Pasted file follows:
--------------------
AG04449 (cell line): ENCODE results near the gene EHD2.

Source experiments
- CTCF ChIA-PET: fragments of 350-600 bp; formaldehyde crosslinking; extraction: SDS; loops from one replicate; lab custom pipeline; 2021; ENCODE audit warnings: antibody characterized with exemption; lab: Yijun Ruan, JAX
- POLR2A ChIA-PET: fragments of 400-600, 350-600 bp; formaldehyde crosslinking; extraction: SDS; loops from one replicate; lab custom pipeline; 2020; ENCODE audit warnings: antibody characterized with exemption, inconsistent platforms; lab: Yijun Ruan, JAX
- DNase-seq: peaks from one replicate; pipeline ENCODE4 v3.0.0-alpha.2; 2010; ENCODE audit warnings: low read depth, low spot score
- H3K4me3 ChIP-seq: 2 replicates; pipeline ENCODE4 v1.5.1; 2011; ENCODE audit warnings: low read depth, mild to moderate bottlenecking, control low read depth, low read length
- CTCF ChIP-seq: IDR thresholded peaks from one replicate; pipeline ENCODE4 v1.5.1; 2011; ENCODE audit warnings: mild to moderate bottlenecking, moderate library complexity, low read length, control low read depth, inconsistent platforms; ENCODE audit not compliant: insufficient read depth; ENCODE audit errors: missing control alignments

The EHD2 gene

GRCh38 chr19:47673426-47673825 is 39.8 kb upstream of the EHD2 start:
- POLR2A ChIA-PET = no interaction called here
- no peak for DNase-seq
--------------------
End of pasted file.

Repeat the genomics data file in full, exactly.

AG04449 (cell line): ENCODE results near the gene EHD2.

Source experiments
- CTCF ChIA-PET: fragments of 350-600 bp; formaldehyde crosslinking; extraction: SDS; loops from one replicate; lab custom pipeline; 2021; ENCODE audit warnings: antibody characterized with exemption; lab: Yijun Ruan, JAX
- POLR2A ChIA-PET: fragments of 400-600, 350-600 bp; formaldehyde crosslinking; extraction: SDS; loops from one replicate; lab custom pipeline; 2020; ENCODE audit warnings: antibody characterized with exemption, inconsistent platforms; lab: Yijun Ruan, JAX
- DNase-seq: peaks from one replicate; pipeline ENCODE4 v3.0.0-alpha.2; 2010; ENCODE audit warnings: low read depth, low spot score
- H3K4me3 ChIP-seq: 2 replicates; pipeline ENCODE4 v1.5.1; 2011; ENCODE audit warnings: low read depth, mild to moderate bottlenecking, control low read depth, low read length
- CTCF ChIP-seq: IDR thresholded peaks from one replicate; pipeline ENCODE4 v1.5.1; 2011; ENCODE audit warnings: mild to moderate bottlenecking, moderate library complexity, low read length, control low read depth, inconsistent platforms; ENCODE audit not compliant: insufficient read depth; ENCODE audit errors: missing control alignments

The EHD2 gene

GRCh38 chr19:47673426-47673825 is 39.8 kb upstream of the EHD2 start:
- POLR2A ChIA-PET = no interaction called here
- no peak for DNase-seq